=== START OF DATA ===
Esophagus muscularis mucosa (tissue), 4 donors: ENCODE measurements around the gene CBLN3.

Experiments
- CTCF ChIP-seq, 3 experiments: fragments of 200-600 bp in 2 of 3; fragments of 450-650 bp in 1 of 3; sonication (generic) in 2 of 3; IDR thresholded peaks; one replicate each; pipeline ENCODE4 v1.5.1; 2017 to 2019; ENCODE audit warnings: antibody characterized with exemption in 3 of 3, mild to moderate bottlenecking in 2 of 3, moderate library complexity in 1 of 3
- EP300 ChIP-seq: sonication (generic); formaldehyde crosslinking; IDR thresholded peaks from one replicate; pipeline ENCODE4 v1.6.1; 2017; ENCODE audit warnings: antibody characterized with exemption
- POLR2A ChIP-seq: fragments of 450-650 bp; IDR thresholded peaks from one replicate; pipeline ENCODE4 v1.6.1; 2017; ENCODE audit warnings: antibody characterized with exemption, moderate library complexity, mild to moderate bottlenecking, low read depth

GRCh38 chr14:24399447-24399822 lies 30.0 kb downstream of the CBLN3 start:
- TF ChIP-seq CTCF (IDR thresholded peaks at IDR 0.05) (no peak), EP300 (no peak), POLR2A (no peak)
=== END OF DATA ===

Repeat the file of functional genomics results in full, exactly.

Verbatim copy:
Esophagus muscularis mucosa (tissue), 4 donors: ENCODE measurements around the gene CBLN3.

Experiments
- CTCF ChIP-seq, 3 experiments: fragments of 200-600 bp in 2 of 3; fragments of 450-650 bp in 1 of 3; sonication (generic) in 2 of 3; IDR thresholded peaks; one replicate each; pipeline ENCODE4 v1.5.1; 2017 to 2019; ENCODE audit warnings: antibody characterized with exemption in 3 of 3, mild to moderate bottlenecking in 2 of 3, moderate library complexity in 1 of 3
- EP300 ChIP-seq: sonication (generic); formaldehyde crosslinking; IDR thresholded peaks from one replicate; pipeline ENCODE4 v1.6.1; 2017; ENCODE audit warnings: antibody characterized with exemption
- POLR2A ChIP-seq: fragments of 450-650 bp; IDR thresholded peaks from one replicate; pipeline ENCODE4 v1.6.1; 2017; ENCODE audit warnings: antibody characterized with exemption, moderate library complexity, mild to moderate bottlenecking, low read depth

GRCh38 chr14:24399447-24399822 lies 30.0 kb downstream of the CBLN3 start:
- TF ChIP-seq CTCF (IDR thresholded peaks at IDR 0.05) (no peak), EP300 (no peak), POLR2A (no peak)